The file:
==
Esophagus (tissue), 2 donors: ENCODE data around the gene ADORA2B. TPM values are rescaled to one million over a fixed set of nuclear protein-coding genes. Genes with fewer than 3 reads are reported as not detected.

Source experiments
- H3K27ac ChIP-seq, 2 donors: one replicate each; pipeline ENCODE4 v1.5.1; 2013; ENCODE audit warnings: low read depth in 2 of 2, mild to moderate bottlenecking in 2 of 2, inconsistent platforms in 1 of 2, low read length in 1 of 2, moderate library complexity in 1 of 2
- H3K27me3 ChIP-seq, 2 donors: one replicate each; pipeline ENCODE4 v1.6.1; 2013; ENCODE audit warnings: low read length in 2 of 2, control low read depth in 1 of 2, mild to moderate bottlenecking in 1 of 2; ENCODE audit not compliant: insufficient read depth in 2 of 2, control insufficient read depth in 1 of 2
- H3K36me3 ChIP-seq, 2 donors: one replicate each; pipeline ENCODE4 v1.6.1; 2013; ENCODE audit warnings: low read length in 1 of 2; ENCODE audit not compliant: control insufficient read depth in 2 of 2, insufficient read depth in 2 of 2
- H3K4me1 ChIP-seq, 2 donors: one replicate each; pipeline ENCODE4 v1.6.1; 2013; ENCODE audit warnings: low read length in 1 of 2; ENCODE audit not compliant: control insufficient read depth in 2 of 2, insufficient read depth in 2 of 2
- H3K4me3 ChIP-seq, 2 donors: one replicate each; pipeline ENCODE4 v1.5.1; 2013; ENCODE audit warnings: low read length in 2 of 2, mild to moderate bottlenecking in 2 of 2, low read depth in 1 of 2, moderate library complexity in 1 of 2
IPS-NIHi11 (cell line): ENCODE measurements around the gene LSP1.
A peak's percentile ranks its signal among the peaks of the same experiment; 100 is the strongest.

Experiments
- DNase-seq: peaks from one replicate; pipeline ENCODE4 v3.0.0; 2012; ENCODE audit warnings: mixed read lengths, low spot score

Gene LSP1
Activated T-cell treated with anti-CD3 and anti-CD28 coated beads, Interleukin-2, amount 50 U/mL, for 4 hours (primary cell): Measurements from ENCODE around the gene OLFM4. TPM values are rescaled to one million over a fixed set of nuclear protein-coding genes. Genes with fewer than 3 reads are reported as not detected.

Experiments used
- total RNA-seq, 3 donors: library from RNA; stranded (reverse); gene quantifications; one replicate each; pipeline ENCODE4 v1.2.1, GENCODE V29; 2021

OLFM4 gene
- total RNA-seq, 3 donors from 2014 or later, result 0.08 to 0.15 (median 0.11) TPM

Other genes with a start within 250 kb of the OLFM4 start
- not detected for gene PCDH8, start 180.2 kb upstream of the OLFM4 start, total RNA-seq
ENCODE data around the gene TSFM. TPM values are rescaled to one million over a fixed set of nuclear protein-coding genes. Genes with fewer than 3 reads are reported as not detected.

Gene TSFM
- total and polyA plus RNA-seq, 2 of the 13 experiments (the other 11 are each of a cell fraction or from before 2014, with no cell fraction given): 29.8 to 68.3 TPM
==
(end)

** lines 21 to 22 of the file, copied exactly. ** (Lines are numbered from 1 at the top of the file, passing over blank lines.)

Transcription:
Gene TSFM
- total and polyA plus RNA-seq, 2 of the 13 experiments (the other 11 are each of a cell fraction or from before 2014, with no cell fraction given): 29.8 to 68.3 TPM